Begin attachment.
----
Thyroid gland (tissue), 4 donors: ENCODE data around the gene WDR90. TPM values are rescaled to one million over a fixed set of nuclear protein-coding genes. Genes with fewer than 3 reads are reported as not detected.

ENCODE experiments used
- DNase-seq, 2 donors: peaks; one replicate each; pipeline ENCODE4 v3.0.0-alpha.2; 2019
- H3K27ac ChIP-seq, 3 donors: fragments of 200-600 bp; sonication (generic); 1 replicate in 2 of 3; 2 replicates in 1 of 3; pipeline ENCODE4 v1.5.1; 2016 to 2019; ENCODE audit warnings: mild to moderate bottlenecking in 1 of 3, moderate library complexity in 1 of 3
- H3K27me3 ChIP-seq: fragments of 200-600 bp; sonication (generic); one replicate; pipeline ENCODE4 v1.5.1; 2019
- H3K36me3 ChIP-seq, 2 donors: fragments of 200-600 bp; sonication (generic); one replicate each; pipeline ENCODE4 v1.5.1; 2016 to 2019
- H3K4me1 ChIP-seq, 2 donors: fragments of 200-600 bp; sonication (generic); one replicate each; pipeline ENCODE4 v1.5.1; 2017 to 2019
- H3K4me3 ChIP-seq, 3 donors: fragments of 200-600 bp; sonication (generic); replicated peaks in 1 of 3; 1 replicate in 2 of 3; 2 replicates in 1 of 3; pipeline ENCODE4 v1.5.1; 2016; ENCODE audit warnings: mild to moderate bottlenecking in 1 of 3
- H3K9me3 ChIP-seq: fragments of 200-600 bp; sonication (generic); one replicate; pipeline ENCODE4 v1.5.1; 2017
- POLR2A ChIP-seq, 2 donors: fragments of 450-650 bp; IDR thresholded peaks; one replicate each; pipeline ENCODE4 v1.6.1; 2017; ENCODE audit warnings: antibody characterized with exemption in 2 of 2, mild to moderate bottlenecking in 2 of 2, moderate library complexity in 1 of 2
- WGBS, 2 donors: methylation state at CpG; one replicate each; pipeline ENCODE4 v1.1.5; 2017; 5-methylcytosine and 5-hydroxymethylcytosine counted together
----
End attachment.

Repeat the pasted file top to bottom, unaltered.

Thyroid gland (tissue), 4 donors: ENCODE data around the gene WDR90. TPM values are rescaled to one million over a fixed set of nuclear protein-coding genes. Genes with fewer than 3 reads are reported as not detected.

ENCODE experiments used
- DNase-seq, 2 donors: peaks; one replicate each; pipeline ENCODE4 v3.0.0-alpha.2; 2019
- H3K27ac ChIP-seq, 3 donors: fragments of 200-600 bp; sonication (generic); 1 replicate in 2 of 3; 2 replicates in 1 of 3; pipeline ENCODE4 v1.5.1; 2016 to 2019; ENCODE audit warnings: mild to moderate bottlenecking in 1 of 3, moderate library complexity in 1 of 3
- H3K27me3 ChIP-seq: fragments of 200-600 bp; sonication (generic); one replicate; pipeline ENCODE4 v1.5.1; 2019
- H3K36me3 ChIP-seq, 2 donors: fragments of 200-600 bp; sonication (generic); one replicate each; pipeline ENCODE4 v1.5.1; 2016 to 2019
- H3K4me1 ChIP-seq, 2 donors: fragments of 200-600 bp; sonication (generic); one replicate each; pipeline ENCODE4 v1.5.1; 2017 to 2019
- H3K4me3 ChIP-seq, 3 donors: fragments of 200-600 bp; sonication (generic); replicated peaks in 1 of 3; 1 replicate in 2 of 3; 2 replicates in 1 of 3; pipeline ENCODE4 v1.5.1; 2016; ENCODE audit warnings: mild to moderate bottlenecking in 1 of 3
- H3K9me3 ChIP-seq: fragments of 200-600 bp; sonication (generic); one replicate; pipeline ENCODE4 v1.5.1; 2017
- POLR2A ChIP-seq, 2 donors: fragments of 450-650 bp; IDR thresholded peaks; one replicate each; pipeline ENCODE4 v1.6.1; 2017; ENCODE audit warnings: antibody characterized with exemption in 2 of 2, mild to moderate bottlenecking in 2 of 2, moderate library complexity in 1 of 2
- WGBS, 2 donors: methylation state at CpG; one replicate each; pipeline ENCODE4 v1.1.5; 2017; 5-methylcytosine and 5-hydroxymethylcytosine counted together